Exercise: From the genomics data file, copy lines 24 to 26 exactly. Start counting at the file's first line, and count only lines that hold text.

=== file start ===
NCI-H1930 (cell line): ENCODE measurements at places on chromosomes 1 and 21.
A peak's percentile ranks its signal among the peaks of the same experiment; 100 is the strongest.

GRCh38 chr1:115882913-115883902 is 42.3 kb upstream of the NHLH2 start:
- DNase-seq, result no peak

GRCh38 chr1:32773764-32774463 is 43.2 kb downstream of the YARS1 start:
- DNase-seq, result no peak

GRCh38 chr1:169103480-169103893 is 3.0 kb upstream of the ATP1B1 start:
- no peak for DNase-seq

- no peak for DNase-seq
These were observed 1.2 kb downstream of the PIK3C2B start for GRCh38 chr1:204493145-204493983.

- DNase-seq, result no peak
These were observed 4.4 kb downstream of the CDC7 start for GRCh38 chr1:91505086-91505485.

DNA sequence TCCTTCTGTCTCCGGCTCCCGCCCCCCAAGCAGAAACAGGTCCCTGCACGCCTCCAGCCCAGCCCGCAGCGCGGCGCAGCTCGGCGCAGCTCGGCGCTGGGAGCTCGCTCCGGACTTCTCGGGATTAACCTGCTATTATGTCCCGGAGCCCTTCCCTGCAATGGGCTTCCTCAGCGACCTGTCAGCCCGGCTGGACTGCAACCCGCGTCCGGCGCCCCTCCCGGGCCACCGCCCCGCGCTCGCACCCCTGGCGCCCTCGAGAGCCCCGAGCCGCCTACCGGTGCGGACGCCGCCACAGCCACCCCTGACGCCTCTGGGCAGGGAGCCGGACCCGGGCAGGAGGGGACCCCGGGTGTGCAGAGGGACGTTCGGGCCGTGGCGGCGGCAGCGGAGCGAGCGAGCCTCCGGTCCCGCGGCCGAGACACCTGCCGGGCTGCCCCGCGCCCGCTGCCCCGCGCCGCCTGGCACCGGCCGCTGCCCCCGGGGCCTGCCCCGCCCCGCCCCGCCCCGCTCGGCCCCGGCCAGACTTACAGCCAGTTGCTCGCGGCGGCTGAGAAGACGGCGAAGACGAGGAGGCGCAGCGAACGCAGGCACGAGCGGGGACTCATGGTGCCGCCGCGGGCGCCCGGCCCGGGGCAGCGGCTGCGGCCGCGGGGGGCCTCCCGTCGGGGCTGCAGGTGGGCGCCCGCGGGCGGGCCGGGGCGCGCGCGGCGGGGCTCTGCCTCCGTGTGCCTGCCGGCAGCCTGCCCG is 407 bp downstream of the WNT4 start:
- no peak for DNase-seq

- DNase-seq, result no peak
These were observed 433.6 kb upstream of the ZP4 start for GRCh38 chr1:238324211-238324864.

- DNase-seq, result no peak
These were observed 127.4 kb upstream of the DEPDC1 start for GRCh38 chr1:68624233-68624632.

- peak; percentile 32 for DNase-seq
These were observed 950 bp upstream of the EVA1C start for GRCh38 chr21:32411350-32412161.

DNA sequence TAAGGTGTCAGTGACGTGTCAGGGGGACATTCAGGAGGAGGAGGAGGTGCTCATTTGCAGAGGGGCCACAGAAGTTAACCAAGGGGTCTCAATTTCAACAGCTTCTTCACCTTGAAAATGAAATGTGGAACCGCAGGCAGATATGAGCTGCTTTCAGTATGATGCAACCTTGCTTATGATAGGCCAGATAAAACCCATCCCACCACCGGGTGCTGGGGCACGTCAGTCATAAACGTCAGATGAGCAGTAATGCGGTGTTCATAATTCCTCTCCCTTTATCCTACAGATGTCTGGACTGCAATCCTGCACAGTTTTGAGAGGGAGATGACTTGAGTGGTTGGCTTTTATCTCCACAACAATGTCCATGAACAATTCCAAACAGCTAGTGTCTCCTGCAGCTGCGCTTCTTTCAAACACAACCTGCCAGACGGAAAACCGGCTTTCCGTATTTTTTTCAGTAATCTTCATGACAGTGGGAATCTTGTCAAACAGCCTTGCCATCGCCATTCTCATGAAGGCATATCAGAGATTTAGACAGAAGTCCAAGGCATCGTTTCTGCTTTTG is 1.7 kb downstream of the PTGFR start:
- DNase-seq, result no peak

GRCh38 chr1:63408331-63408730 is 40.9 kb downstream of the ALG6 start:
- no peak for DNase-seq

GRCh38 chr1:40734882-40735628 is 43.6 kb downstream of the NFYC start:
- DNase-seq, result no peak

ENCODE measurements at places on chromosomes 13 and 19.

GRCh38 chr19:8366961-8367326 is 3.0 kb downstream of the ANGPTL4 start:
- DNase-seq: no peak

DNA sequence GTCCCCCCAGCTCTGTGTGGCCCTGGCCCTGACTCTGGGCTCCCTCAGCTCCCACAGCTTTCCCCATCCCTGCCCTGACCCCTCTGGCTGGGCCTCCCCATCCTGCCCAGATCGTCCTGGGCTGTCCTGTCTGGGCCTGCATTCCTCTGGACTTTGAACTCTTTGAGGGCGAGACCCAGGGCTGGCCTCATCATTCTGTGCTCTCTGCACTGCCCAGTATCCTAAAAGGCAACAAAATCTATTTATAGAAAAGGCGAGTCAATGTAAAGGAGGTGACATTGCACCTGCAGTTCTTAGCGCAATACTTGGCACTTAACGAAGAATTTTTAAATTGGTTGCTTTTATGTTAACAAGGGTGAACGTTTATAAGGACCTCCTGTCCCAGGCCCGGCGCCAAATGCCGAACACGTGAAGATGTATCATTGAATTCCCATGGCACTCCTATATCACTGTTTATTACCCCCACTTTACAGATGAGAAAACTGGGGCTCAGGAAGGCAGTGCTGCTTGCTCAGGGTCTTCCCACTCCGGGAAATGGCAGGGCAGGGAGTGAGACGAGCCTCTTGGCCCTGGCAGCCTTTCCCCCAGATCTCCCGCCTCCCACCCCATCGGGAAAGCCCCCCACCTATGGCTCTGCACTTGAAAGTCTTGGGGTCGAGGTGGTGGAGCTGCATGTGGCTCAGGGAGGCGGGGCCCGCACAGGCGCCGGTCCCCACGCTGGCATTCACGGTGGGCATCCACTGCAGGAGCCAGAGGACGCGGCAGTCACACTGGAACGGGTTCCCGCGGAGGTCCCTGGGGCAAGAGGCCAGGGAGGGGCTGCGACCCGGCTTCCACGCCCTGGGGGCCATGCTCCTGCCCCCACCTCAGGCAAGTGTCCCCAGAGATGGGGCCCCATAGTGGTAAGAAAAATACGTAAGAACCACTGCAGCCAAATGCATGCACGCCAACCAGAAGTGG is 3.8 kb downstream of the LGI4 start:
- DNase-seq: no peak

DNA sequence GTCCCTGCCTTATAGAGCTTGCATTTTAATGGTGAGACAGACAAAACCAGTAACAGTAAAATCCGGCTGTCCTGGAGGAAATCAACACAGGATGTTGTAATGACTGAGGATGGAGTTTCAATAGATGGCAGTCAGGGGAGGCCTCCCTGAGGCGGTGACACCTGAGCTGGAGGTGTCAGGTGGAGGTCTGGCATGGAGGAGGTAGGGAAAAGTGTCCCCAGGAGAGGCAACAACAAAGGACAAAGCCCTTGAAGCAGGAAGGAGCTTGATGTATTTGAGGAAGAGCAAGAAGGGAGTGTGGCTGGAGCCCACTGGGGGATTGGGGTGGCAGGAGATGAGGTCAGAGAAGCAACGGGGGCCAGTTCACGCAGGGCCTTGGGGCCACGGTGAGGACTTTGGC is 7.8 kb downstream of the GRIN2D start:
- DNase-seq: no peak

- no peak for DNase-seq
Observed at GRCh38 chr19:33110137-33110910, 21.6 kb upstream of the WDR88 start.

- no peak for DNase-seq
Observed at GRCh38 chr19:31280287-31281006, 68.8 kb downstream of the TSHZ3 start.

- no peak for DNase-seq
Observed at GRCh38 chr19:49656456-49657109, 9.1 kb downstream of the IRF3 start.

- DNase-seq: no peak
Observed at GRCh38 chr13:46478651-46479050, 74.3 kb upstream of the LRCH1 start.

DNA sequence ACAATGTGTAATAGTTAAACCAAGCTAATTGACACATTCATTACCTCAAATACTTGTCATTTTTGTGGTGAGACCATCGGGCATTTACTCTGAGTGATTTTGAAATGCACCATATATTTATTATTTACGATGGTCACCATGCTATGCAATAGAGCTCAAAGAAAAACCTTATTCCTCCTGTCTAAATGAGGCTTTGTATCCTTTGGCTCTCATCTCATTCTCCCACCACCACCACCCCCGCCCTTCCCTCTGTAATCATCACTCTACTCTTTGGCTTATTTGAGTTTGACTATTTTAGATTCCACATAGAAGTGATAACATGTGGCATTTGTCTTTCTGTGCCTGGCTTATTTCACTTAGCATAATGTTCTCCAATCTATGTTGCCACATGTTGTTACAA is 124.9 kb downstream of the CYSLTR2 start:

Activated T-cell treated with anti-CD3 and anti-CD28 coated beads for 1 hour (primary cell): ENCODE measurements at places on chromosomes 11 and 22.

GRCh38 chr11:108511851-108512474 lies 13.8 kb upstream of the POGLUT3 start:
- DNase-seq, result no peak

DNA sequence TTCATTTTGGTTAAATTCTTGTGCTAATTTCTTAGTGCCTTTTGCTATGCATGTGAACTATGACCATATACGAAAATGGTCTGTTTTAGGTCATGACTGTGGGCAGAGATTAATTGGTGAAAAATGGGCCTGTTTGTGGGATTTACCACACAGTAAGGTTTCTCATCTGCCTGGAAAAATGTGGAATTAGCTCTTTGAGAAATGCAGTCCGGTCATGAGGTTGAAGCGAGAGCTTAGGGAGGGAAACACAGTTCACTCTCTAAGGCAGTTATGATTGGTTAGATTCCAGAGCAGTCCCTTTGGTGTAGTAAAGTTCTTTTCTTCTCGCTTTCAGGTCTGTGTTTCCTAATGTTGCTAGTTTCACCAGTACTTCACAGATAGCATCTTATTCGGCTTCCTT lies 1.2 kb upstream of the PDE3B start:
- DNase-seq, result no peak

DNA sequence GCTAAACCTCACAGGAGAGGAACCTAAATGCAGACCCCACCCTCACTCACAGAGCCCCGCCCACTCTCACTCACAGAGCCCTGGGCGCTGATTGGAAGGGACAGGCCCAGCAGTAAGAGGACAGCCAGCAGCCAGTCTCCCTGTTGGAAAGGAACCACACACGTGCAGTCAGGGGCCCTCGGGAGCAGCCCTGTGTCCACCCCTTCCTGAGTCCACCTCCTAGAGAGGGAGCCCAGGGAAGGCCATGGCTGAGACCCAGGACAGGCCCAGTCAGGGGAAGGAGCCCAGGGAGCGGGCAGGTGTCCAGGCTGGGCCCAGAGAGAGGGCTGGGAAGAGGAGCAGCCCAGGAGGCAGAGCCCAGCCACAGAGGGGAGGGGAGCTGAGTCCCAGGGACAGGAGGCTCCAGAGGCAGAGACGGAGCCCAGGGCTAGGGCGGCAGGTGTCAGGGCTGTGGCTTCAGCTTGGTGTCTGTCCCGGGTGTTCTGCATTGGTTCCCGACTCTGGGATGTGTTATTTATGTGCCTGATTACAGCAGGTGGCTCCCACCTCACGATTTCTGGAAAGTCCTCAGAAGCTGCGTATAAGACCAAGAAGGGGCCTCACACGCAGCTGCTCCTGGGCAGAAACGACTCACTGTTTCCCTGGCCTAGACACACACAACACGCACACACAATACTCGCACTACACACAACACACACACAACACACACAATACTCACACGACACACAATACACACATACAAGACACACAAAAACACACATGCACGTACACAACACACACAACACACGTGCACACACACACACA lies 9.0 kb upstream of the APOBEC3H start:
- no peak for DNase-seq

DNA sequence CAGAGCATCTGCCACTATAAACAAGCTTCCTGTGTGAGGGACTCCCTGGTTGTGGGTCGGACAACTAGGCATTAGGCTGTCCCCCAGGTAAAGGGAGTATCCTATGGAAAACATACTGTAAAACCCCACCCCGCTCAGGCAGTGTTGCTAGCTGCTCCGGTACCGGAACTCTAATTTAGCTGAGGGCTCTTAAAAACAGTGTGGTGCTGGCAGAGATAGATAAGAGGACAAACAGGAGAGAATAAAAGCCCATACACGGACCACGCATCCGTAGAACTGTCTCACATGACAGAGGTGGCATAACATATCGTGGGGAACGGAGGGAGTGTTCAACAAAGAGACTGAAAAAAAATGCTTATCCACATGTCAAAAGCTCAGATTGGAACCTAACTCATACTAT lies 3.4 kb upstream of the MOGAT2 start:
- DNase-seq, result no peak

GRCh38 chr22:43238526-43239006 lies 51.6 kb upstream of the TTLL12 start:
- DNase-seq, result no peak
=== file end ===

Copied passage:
- no peak for DNase-seq

GRCh38 chr1:40734882-40735628 is 43.6 kb downstream of the NFYC start:
- DNase-seq, result no peak